While having a cell phone may have granted you bragging rights just a couple of decades ago, connected technology is now an integral part of everyone’s life. Even children today often learn how to interact with tablet computers before they have the ability to speak – and promptly graduate to a smart phone once they do.
Despite this proliferation of connected devices in seemingly every area – and at every stage – of our lives, an important component of how these systems operate doesn’t seem to be advancing at the same pace: Memory and storage.
All computer devices need memory to run and store data, and for years the hardware enabling these capabilities has been able to keep pace – in terms of price and capability – with the latest consumer tech advancements. But recently, supplies of the memory components needed to power computer devices have slipped, sending the costs for this hardware skyrocketing over the past several months.
Unfortunately, this constraint on the availability of memory and storage components is affecting everything from servers to networking equipment to PCs, pushing several major tech hardware giants to begin worrying about this deficit’s effect on their financial returns. As a result, the prices for a lot of the consumer technology we’ve come to depend upon – from the tablets entertaining toddlers to the PCs we rely on for work – are about to get a lot more expensive.
Breaking Moore’s Law
What’s driving this uptick in the cost of memory components is a phenomenon known in the tech world as Moore’s Law. In 1965, Intel co-founder Gordon Moore created this manifesto, based around his observance that the number of transistors on semiconductor chips had doubled since their invention, and that this would continue to be the case roughly every one or two years, with processing power following suit.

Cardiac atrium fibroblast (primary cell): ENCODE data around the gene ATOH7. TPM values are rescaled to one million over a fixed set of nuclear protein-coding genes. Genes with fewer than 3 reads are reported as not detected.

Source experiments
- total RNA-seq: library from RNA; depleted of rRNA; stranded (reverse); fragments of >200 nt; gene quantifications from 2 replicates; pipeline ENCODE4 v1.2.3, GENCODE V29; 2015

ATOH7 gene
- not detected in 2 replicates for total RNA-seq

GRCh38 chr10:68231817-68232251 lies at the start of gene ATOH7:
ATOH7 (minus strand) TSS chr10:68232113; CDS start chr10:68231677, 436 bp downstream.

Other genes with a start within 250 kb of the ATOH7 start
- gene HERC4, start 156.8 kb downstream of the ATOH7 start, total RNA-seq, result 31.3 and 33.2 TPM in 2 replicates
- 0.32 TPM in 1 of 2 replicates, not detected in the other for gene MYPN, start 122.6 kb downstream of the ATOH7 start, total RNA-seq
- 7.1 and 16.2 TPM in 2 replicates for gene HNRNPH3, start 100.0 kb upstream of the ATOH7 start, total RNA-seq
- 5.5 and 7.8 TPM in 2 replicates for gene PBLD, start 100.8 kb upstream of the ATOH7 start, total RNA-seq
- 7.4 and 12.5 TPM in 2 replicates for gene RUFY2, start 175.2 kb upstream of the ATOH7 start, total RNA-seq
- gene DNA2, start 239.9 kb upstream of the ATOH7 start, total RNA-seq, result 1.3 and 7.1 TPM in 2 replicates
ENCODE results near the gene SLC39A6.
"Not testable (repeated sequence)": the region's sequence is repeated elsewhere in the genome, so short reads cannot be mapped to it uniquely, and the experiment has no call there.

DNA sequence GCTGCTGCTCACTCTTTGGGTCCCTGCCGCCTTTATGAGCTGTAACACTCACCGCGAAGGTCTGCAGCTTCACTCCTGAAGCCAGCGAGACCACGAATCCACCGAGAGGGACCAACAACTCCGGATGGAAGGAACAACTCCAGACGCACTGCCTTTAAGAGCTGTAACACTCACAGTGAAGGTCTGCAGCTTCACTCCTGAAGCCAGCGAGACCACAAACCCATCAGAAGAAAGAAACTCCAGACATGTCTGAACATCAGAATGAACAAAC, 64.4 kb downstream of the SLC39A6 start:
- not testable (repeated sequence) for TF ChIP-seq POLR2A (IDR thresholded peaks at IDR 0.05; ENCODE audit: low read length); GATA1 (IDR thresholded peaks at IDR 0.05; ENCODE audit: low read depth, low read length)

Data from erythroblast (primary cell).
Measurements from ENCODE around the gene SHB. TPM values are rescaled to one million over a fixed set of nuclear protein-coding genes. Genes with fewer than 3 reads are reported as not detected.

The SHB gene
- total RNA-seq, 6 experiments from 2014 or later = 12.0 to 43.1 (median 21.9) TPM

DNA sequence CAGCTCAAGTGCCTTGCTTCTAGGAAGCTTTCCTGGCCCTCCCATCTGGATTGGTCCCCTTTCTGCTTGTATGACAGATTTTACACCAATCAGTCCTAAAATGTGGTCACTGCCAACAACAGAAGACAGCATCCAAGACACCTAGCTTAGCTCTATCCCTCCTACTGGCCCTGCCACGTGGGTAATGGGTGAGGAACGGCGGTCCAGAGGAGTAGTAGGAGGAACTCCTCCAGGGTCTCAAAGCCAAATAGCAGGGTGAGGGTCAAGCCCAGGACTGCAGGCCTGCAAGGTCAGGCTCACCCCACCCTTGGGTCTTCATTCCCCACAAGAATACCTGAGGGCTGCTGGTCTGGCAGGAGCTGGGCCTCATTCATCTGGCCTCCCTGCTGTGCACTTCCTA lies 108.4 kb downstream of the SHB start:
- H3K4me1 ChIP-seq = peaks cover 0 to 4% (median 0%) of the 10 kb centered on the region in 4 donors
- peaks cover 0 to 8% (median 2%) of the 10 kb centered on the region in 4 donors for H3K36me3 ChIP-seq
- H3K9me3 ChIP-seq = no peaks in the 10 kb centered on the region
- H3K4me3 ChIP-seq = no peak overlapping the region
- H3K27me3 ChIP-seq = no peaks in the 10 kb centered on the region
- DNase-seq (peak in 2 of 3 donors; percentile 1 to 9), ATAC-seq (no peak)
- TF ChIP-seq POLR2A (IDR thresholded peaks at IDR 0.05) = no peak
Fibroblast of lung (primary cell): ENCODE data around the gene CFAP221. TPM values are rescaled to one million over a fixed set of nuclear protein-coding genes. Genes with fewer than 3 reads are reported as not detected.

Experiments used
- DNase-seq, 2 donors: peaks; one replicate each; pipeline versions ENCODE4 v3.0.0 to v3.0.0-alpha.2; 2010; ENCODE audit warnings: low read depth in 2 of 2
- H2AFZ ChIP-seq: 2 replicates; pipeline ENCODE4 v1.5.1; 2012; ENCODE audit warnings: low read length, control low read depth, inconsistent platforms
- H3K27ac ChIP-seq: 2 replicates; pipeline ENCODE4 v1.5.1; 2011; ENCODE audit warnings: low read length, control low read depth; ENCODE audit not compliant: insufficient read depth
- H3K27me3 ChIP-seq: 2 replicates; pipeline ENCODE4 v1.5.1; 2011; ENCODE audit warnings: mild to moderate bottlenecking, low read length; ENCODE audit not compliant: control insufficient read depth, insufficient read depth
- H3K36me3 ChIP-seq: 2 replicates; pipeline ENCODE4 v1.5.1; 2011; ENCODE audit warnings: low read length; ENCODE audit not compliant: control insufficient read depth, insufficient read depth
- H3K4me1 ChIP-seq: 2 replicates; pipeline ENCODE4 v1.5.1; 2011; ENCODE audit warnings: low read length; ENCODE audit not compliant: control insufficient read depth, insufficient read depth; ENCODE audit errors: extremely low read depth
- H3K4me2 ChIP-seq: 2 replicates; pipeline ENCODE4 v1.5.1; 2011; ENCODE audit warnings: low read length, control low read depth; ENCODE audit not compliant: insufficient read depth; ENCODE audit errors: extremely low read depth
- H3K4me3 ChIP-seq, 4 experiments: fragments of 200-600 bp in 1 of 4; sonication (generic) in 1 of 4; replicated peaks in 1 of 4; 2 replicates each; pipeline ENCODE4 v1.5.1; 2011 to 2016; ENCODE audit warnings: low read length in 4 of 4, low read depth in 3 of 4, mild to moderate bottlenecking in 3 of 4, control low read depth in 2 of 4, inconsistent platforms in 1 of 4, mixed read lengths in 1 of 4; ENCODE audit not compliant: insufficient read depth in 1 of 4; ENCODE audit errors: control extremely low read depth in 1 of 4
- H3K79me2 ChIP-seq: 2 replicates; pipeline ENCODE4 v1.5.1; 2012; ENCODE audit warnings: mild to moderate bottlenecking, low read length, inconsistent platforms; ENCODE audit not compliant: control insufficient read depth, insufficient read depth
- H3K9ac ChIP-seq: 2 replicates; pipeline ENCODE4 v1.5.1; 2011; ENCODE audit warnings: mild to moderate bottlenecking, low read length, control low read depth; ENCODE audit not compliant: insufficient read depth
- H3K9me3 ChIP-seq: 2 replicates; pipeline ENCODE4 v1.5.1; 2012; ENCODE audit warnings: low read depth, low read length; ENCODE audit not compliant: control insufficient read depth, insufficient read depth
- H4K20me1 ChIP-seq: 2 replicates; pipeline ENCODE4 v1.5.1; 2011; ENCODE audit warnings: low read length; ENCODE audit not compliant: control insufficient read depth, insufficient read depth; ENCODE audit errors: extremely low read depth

However, transistors can only get so small, and while this law has made sense for the better part of the last half century in predicting the capabilities of memory chips, it’s now impossible for manufacturers to fabricate new generations of semiconductors, including the solid-state memory chips powering smartphones, tablets and laptops.
Enter LINK, the 2TB storage and connectivity powerhouse. While manufacturers are worried about storage and memory slowing down the capabilities and performance on their new consumer technology – not to mention prices – LINK allows users to store practically all of their content onto this pocket-sized solution. Rather than paying a premium for smart phones or tablets that can contain massive loads of content and data within their own hardware, LINK can connect all of your devices wirelessly, allowing them to share LINK’s massive available storage collectively.
Learn more about how LINK can connect all of your devices and content, allowing you to keep pace with the latest tech advancements without having to pay a hefty price.